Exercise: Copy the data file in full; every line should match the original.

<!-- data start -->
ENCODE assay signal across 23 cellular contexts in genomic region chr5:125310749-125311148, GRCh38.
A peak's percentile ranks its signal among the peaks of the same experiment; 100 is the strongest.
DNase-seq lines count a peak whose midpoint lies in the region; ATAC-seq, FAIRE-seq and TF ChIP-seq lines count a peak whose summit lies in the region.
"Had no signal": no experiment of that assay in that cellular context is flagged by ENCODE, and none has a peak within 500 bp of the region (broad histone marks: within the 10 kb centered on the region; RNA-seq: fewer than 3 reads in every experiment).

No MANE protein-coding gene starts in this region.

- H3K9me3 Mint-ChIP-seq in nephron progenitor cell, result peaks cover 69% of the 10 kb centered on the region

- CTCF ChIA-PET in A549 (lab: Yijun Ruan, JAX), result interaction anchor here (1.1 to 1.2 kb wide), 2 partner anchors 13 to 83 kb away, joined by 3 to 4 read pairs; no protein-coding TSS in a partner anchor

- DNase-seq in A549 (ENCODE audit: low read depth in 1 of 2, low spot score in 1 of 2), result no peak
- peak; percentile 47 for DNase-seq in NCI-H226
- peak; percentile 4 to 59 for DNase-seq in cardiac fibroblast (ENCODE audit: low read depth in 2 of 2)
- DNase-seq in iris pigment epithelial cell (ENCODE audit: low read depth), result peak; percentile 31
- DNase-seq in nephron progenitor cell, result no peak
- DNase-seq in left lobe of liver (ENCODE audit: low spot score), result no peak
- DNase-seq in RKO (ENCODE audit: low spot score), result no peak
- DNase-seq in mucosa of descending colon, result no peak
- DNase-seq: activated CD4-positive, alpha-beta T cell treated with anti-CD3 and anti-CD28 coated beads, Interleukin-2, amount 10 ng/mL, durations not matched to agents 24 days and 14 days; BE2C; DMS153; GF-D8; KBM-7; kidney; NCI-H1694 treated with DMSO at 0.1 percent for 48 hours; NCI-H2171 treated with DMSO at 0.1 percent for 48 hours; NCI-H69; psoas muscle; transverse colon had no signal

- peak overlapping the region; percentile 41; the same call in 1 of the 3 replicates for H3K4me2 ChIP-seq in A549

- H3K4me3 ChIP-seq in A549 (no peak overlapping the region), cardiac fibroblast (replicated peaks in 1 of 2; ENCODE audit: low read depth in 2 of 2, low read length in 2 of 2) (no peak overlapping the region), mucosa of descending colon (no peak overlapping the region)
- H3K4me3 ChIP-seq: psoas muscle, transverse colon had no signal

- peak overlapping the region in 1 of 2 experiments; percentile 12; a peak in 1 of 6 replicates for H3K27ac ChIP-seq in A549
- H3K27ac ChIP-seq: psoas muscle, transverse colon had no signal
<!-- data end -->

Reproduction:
ENCODE assay signal across 23 cellular contexts in genomic region chr5:125310749-125311148, GRCh38.
A peak's percentile ranks its signal among the peaks of the same experiment; 100 is the strongest.
DNase-seq lines count a peak whose midpoint lies in the region; ATAC-seq, FAIRE-seq and TF ChIP-seq lines count a peak whose summit lies in the region.
"Had no signal": no experiment of that assay in that cellular context is flagged by ENCODE, and none has a peak within 500 bp of the region (broad histone marks: within the 10 kb centered on the region; RNA-seq: fewer than 3 reads in every experiment).

No MANE protein-coding gene starts in this region.

- H3K9me3 Mint-ChIP-seq in nephron progenitor cell, result peaks cover 69% of the 10 kb centered on the region

- CTCF ChIA-PET in A549 (lab: Yijun Ruan, JAX), result interaction anchor here (1.1 to 1.2 kb wide), 2 partner anchors 13 to 83 kb away, joined by 3 to 4 read pairs; no protein-coding TSS in a partner anchor

- DNase-seq in A549 (ENCODE audit: low read depth in 1 of 2, low spot score in 1 of 2), result no peak
- peak; percentile 47 for DNase-seq in NCI-H226
- peak; percentile 4 to 59 for DNase-seq in cardiac fibroblast (ENCODE audit: low read depth in 2 of 2)
- DNase-seq in iris pigment epithelial cell (ENCODE audit: low read depth), result peak; percentile 31
- DNase-seq in nephron progenitor cell, result no peak
- DNase-seq in left lobe of liver (ENCODE audit: low spot score), result no peak
- DNase-seq in RKO (ENCODE audit: low spot score), result no peak
- DNase-seq in mucosa of descending colon, result no peak
- DNase-seq: activated CD4-positive, alpha-beta T cell treated with anti-CD3 and anti-CD28 coated beads, Interleukin-2, amount 10 ng/mL, durations not matched to agents 24 days and 14 days; BE2C; DMS153; GF-D8; KBM-7; kidney; NCI-H1694 treated with DMSO at 0.1 percent for 48 hours; NCI-H2171 treated with DMSO at 0.1 percent for 48 hours; NCI-H69; psoas muscle; transverse colon had no signal

- peak overlapping the region; percentile 41; the same call in 1 of the 3 replicates for H3K4me2 ChIP-seq in A549

- H3K4me3 ChIP-seq in A549 (no peak overlapping the region), cardiac fibroblast (replicated peaks in 1 of 2; ENCODE audit: low read depth in 2 of 2, low read length in 2 of 2) (no peak overlapping the region), mucosa of descending colon (no peak overlapping the region)
- H3K4me3 ChIP-seq: psoas muscle, transverse colon had no signal

- peak overlapping the region in 1 of 2 experiments; percentile 12; a peak in 1 of 6 replicates for H3K27ac ChIP-seq in A549
- H3K27ac ChIP-seq: psoas muscle, transverse colon had no signal